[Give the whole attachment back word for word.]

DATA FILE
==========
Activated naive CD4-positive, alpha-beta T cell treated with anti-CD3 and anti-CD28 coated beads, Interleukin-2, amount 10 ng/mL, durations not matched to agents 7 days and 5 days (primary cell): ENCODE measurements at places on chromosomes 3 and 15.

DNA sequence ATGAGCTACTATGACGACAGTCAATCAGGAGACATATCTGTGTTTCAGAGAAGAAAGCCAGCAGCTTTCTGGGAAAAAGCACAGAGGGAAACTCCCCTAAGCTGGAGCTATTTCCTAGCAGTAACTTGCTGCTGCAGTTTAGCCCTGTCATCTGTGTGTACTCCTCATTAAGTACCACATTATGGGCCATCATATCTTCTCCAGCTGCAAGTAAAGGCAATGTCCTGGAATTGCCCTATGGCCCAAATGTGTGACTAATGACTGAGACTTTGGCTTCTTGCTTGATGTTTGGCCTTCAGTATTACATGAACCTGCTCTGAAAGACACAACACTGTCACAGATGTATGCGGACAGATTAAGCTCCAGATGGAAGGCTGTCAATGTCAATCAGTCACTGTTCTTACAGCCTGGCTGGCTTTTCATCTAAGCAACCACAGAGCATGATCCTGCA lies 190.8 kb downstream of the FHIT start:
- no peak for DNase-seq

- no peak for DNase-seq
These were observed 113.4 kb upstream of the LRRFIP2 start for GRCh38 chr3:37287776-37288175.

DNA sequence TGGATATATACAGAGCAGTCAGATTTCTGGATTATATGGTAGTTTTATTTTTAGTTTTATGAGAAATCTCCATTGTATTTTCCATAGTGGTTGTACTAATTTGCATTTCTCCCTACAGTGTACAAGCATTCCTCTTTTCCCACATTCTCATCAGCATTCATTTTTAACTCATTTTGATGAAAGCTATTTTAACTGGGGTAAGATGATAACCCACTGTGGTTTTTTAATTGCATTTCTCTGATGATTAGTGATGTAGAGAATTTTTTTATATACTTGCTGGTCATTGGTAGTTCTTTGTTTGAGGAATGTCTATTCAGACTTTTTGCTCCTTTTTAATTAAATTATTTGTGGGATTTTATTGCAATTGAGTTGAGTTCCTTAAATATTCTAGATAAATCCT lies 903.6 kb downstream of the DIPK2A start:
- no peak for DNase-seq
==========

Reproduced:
Activated naive CD4-positive, alpha-beta T cell treated with anti-CD3 and anti-CD28 coated beads, Interleukin-2, amount 10 ng/mL, durations not matched to agents 7 days and 5 days (primary cell): ENCODE measurements at places on chromosomes 3 and 15.

DNA sequence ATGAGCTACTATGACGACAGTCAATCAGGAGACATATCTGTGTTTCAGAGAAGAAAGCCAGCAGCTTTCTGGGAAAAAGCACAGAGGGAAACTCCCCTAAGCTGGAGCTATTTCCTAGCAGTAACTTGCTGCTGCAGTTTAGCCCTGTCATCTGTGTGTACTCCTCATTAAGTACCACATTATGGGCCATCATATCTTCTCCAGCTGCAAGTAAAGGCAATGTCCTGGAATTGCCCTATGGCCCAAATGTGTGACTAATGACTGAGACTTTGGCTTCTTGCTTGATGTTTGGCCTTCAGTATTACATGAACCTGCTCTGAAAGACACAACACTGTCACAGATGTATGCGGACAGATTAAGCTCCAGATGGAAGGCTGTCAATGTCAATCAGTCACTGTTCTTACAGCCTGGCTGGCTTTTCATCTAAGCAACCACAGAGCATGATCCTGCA lies 190.8 kb downstream of the FHIT start:
- no peak for DNase-seq

- no peak for DNase-seq
These were observed 113.4 kb upstream of the LRRFIP2 start for GRCh38 chr3:37287776-37288175.

DNA sequence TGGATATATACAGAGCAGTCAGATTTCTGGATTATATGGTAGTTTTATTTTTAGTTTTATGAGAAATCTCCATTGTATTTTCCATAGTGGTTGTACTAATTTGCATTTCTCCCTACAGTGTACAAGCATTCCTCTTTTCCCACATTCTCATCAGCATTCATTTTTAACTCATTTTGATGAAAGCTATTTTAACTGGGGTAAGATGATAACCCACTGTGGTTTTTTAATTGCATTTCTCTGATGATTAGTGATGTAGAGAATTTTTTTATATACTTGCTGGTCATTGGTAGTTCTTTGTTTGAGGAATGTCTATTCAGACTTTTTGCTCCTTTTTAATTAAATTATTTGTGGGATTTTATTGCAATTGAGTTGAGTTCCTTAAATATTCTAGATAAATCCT lies 903.6 kb downstream of the DIPK2A start:
- no peak for DNase-seq